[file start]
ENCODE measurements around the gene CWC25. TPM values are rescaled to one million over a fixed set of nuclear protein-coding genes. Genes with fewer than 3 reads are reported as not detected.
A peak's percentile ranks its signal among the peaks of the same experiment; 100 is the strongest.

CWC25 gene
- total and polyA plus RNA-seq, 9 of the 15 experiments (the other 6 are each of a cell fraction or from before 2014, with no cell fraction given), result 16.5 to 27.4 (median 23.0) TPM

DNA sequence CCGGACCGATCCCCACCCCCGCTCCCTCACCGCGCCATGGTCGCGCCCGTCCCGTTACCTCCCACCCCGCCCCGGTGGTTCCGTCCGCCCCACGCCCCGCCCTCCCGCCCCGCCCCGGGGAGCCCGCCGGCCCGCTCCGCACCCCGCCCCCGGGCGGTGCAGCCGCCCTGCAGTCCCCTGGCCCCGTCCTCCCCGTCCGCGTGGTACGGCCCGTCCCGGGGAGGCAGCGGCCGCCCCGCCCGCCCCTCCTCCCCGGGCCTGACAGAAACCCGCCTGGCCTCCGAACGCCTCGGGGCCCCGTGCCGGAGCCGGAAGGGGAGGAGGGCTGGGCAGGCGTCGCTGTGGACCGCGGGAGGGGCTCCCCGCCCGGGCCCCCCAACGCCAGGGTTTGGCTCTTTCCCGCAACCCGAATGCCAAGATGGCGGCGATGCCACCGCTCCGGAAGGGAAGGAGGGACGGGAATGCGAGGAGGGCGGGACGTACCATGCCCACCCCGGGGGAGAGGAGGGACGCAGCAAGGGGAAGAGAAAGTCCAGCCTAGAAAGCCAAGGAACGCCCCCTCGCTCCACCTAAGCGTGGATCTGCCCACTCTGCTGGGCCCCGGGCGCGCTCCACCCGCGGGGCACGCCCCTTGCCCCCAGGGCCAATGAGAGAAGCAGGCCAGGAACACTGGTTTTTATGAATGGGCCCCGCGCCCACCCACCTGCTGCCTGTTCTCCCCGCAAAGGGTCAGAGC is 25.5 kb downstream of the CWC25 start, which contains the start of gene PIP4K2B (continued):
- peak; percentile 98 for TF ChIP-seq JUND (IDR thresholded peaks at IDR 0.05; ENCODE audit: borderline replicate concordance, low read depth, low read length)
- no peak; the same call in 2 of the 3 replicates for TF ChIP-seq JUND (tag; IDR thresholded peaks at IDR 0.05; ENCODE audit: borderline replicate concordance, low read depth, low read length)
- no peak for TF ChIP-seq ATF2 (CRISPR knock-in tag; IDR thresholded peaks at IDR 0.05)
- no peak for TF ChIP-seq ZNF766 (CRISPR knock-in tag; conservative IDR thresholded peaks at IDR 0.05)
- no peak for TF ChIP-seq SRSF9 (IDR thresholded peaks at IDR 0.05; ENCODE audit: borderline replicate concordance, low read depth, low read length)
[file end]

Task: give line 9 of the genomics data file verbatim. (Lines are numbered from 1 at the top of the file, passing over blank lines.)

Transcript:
- no peak for TF ChIP-seq ZNF766 (CRISPR knock-in tag; conservative IDR thresholded peaks at IDR 0.05)